From here: Microsoft and Marathon Technologies Expand Relationship to Provide Fault Tolerant Computing to More Businesses – this is great news!
I have to say, going forward into the ‘next generation’ of virtualisation platforms, with Citrix XenServer, and VI4 / vSphere from VMware, I was a little bit jealous of one of their features, namely, Fault Tolerance. Fault Tolerance, when it comes to Virtual Machines, basically works like this; You have a VM where you want Zero downtime for a VM – so you say, well, let’s make it Highly Available, using Hyper-V Failover Clustering, VMware HA, or the like. Well, that’s great, however, with traditional HA, should you lose the physical box that the VM is running on, that VM will go down too, and reboot on another physical node, which is great, but it doesn’t give us Zero downtime.
So, what do you do if you need Zero downtime for a VM? Well, VMware seemed to have it nailed with the upcoming vSphere, and there is a great demo video of VMware Fault Tolerance already on the web. Basically, you select a VM that you want to make ‘Fault Tolerant’, and that VM, utilising VMotion technology, is replicated to another physical host, and kept in sync (yet not actually live and accessible by users), again, using VMotion. Should physical node 1 go down, so will the VM, however the VM that’s identical on physical node 2, now springs into life, and takes over, with no loss of data etc. Cool stuff. Not only that, but because that VM is ‘Fault Tolerant’, it needs another replica somewhere to remain that way, so, another VM replica is created on another available physical node! You’ll always have (providing you have enough physical kit!) 2 copies of the same VM, in almost like an active-ready-to-be-active style state.
So, when I saw this, I thought, very cool feature indeed. Then I found one of our Partners, Marathon technologies, provide the same functionality (in some ways, as Scott alludes to here, it may actually be slightly more powerful under the covers, but a bit to early to say yet) for Citrix XenServer 5. There is a great video of that, below:
You can view a bigger version of this video, here. So, as you can see, it’s a great explanation, and a simple solution to work with, yet the results are excellent, with a number of ‘levels’ working under the covers.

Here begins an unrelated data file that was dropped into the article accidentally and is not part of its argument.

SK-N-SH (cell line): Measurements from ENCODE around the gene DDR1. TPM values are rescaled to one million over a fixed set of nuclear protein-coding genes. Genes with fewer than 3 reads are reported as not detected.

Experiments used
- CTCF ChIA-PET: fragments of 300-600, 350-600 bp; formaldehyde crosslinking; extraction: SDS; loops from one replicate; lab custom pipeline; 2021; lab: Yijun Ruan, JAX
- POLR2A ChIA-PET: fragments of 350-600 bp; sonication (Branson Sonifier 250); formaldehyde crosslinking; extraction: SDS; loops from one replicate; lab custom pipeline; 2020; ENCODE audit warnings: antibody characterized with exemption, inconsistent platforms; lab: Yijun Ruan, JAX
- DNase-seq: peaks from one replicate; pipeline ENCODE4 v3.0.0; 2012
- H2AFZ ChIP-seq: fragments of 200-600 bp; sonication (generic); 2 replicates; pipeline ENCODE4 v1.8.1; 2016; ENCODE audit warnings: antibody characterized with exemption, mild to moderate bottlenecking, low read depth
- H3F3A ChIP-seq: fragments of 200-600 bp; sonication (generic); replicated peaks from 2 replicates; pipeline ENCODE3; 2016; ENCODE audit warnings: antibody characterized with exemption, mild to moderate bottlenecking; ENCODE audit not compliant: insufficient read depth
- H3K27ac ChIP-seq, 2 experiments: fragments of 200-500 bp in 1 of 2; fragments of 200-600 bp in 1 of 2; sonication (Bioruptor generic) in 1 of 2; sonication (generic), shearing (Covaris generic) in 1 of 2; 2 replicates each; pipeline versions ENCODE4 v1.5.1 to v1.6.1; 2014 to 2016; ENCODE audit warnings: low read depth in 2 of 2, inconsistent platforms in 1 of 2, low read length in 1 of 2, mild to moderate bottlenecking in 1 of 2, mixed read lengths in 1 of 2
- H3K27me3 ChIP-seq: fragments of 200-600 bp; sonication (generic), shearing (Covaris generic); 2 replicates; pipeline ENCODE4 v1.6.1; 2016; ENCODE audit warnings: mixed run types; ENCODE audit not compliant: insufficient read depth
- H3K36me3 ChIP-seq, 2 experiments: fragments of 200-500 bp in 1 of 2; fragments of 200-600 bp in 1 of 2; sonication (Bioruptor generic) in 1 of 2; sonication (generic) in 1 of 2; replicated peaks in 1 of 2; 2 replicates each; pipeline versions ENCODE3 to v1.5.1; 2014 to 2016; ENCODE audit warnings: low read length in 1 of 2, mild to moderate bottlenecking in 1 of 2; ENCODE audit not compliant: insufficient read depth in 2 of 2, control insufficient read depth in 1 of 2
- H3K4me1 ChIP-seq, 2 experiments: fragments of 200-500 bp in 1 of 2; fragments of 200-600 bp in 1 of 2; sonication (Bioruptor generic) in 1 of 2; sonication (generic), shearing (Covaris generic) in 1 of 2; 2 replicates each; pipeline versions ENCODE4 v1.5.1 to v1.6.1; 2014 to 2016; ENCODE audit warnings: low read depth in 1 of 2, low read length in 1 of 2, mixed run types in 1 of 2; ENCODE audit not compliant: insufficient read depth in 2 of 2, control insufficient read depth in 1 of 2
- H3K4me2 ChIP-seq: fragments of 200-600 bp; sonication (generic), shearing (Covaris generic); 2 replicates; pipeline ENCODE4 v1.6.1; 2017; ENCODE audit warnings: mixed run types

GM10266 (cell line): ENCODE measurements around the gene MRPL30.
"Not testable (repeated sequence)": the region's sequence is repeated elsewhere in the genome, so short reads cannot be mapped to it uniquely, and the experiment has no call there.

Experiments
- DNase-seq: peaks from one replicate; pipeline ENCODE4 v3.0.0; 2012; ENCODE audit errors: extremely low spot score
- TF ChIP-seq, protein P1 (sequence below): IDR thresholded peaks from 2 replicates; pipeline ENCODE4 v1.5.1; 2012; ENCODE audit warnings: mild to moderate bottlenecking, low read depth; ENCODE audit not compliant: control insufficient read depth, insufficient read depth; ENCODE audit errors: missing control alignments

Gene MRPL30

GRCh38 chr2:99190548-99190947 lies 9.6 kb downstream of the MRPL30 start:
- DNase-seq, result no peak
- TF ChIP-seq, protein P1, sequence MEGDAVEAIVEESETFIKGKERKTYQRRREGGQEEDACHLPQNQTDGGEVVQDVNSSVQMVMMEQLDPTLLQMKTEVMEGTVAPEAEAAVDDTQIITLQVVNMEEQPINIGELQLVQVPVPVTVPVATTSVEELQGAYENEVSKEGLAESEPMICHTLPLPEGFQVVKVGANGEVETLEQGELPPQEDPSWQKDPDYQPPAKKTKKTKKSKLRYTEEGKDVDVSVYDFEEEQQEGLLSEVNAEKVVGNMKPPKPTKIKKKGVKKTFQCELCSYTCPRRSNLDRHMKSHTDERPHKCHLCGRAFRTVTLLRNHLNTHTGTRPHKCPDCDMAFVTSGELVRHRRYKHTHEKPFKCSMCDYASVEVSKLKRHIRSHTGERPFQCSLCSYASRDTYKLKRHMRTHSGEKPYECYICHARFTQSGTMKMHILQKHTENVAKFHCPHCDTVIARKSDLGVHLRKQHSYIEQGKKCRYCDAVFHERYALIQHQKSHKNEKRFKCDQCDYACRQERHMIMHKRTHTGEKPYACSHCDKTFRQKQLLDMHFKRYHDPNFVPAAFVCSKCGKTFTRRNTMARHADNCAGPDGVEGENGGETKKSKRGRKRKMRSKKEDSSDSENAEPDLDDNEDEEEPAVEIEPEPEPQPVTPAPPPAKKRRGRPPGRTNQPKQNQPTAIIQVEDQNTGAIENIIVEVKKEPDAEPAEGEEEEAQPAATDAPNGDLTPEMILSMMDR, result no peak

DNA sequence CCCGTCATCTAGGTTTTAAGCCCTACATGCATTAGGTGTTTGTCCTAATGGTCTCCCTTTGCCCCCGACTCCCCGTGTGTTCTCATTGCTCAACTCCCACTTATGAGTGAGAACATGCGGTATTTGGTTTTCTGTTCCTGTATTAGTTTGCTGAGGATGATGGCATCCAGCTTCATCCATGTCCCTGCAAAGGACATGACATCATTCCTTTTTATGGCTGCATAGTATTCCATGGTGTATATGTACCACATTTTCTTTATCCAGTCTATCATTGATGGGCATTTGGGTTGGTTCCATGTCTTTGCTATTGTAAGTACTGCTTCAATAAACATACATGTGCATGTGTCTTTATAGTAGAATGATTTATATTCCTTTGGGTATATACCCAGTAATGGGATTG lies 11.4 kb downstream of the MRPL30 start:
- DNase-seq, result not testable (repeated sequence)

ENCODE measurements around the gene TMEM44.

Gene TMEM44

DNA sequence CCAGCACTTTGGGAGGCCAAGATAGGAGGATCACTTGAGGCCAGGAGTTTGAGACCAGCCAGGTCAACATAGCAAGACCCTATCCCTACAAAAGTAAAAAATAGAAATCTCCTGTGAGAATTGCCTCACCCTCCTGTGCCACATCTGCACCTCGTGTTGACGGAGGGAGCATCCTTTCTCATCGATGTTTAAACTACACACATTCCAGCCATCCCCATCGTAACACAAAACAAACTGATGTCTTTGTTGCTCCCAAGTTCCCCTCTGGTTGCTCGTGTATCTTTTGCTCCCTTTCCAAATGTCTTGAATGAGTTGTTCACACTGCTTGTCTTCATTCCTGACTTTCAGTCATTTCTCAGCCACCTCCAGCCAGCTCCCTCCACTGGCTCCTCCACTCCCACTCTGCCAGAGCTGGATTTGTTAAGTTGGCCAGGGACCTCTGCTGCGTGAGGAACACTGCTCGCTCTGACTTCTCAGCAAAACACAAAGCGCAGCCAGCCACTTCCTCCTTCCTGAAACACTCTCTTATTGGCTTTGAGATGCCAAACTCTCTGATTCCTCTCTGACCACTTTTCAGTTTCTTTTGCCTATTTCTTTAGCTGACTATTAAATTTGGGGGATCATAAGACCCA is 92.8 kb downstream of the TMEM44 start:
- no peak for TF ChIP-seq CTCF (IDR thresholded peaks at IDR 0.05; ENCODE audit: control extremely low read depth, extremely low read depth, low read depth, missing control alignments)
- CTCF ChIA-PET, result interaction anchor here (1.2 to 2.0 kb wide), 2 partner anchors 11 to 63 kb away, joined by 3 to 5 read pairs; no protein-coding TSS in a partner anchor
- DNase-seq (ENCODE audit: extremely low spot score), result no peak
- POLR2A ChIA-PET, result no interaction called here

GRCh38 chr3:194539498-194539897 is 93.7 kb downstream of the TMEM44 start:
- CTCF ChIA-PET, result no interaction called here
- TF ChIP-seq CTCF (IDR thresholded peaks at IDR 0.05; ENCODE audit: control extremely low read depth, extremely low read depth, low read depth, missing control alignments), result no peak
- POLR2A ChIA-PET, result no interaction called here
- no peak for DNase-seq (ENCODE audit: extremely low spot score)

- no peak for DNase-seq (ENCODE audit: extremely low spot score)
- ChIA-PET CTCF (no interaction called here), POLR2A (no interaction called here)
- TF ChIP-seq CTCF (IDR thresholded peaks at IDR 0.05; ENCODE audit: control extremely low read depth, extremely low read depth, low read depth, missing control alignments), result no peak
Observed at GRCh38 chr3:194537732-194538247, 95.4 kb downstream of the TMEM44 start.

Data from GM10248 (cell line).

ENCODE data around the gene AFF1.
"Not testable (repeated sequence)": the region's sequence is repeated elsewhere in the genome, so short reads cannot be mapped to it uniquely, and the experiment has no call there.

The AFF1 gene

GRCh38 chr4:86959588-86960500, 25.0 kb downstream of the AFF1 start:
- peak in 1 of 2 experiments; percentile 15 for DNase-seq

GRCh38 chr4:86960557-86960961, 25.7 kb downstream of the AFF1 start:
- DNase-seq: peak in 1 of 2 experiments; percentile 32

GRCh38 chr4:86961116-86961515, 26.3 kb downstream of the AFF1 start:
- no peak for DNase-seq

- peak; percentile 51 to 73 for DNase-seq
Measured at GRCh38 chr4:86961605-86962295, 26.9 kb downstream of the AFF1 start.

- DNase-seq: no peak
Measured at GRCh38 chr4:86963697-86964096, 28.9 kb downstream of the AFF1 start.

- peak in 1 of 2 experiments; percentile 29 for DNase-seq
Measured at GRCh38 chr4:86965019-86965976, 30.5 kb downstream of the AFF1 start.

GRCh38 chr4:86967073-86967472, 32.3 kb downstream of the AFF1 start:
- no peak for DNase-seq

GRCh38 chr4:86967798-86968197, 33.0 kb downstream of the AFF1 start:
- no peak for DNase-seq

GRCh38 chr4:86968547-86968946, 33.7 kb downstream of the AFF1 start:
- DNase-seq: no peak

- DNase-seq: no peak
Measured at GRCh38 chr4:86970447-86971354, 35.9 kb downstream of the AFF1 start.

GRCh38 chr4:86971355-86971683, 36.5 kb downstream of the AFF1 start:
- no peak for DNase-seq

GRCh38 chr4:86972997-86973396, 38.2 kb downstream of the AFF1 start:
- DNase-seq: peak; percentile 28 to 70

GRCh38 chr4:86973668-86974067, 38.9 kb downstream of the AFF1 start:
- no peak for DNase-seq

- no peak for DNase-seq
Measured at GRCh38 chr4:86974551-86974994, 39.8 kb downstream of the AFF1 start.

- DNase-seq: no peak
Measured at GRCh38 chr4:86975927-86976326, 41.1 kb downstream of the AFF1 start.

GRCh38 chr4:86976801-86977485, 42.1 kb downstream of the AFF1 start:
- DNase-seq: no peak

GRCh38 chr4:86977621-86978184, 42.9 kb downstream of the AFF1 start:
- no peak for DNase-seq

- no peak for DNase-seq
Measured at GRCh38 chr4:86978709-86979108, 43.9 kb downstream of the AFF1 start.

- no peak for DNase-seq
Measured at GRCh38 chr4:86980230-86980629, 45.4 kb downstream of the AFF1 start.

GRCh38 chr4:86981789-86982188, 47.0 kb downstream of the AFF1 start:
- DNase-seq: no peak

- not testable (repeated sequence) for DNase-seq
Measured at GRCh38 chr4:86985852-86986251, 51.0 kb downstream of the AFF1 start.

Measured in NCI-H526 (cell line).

The great thing is, is that we’ve announced an agreement with Marathon to bring these technologies to the Microsoft Hyper-V platform, starting with the R2 wave of technologies. This is great news, and a huge boost for customers. With Windows Server 2008 R2, out of the box, for free, customers will have Live Migration, built on Failover Clustering, so, for planned downtime, manual Live Migrations will keep systems up and running, with no interruption, however, should a physical box go down unplanned, the VMs will reboot on another node. Should this not be enough for customers, Marathon’s everRun will bring the Zero downtime that is desired.
Great stuff – and you can read all about it here.
You can already provide similar functionality by clustering one or more services or applications using clustering at the guest level and host the guests on clustered physical hosts - the caveat being that you can only provide this fault tolerance to cluster aware apps and services, of course.
In a nutshell, can see that Marathon fills a gap where fault tolerance must be provided to VMs hosting apps and services which are not cluster aware.
I agree with you. Clustering at the guest level (providing you have the relevant OS that has clustering capability) is a cheaper way of providing a strong level of HA, however the value-add that Marathon will provide on top will help a number of organisations reach their desired level of availability.
The technology isn't without it's flaws though - if the guest OS that's being protected suffers, say, a blue screen, so does the clone. Plus, you can only, I believe, clone a VM with 1 vCPU, and there is a performance hit involved. How many mission critical VMs have 1 vCPU? Exchange, SQL? Nope!
This technology, whether it's Marathon's, or VMware's, needs to develop further to accelerate adoption.